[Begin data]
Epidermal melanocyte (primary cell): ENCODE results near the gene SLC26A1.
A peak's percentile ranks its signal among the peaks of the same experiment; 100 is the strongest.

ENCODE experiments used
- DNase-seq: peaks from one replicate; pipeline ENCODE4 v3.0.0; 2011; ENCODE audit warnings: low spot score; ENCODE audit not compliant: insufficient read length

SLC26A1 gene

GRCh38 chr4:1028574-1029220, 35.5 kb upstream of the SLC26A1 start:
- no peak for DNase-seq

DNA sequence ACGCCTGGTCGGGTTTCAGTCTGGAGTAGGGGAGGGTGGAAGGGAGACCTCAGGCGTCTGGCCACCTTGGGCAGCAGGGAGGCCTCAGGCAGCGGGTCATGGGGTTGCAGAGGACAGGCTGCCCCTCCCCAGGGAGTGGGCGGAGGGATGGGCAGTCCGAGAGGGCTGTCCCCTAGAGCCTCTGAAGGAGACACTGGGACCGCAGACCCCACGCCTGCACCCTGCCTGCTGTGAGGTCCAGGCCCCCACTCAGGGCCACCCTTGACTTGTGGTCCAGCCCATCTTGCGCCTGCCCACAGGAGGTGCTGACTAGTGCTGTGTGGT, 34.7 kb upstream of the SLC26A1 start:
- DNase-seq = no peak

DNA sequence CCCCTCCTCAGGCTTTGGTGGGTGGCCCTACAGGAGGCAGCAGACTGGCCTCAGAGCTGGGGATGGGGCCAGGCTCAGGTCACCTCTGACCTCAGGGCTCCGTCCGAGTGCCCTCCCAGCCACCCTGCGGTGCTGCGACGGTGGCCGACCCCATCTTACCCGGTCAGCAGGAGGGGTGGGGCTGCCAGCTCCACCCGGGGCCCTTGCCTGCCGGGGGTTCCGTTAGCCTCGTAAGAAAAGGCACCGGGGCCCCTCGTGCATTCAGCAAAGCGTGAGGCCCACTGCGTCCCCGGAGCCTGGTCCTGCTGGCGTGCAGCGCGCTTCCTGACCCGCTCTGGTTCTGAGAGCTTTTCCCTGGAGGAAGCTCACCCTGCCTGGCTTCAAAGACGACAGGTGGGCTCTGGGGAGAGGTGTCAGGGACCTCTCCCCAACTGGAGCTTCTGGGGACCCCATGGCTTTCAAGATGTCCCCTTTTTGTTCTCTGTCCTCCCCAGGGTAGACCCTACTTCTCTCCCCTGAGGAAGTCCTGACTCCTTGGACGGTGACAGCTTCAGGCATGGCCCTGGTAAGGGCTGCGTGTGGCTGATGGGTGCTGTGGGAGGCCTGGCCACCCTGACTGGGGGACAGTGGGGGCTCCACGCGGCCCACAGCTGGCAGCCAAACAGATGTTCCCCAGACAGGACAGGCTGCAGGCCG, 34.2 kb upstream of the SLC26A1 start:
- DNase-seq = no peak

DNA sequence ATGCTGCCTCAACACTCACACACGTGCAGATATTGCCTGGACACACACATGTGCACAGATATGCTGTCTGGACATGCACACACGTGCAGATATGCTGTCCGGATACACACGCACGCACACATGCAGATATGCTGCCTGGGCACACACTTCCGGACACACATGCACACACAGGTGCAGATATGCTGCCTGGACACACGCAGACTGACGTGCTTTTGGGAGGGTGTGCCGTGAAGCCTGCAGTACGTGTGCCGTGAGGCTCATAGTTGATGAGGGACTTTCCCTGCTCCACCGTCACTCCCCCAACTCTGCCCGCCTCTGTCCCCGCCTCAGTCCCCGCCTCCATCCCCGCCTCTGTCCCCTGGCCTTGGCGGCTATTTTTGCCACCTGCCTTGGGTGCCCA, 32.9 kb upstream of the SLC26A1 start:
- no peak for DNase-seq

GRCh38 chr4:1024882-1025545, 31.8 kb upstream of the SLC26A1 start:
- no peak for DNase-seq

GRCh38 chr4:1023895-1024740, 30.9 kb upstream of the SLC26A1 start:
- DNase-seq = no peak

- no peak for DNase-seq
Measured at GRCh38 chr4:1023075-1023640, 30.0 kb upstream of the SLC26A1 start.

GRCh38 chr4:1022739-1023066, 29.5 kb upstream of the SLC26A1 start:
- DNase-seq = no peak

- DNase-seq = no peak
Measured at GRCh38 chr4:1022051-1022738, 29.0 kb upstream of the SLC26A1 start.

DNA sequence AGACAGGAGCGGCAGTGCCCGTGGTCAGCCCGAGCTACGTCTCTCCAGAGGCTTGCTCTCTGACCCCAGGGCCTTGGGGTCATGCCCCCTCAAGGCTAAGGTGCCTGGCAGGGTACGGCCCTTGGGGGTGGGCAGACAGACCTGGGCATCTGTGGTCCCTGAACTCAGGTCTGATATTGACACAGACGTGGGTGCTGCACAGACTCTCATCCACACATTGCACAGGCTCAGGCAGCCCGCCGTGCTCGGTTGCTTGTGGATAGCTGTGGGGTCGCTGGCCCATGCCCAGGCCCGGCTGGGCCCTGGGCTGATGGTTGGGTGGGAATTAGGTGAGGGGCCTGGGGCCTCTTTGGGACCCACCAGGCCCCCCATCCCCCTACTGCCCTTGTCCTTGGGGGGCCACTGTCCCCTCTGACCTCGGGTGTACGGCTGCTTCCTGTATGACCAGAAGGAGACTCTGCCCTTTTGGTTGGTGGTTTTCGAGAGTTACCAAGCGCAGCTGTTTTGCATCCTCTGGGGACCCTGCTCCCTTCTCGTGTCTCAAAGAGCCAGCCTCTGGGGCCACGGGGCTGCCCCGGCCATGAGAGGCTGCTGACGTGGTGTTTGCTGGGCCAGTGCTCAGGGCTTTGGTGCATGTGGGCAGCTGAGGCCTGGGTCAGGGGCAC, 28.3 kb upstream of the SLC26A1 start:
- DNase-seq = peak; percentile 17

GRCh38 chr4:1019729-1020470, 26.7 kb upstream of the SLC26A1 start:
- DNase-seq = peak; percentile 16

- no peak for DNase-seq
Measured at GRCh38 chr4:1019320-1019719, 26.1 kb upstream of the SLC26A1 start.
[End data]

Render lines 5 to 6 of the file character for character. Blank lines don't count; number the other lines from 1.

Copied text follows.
SLC26A1 gene

GRCh38 chr4:1028574-1029220, 35.5 kb upstream of the SLC26A1 start: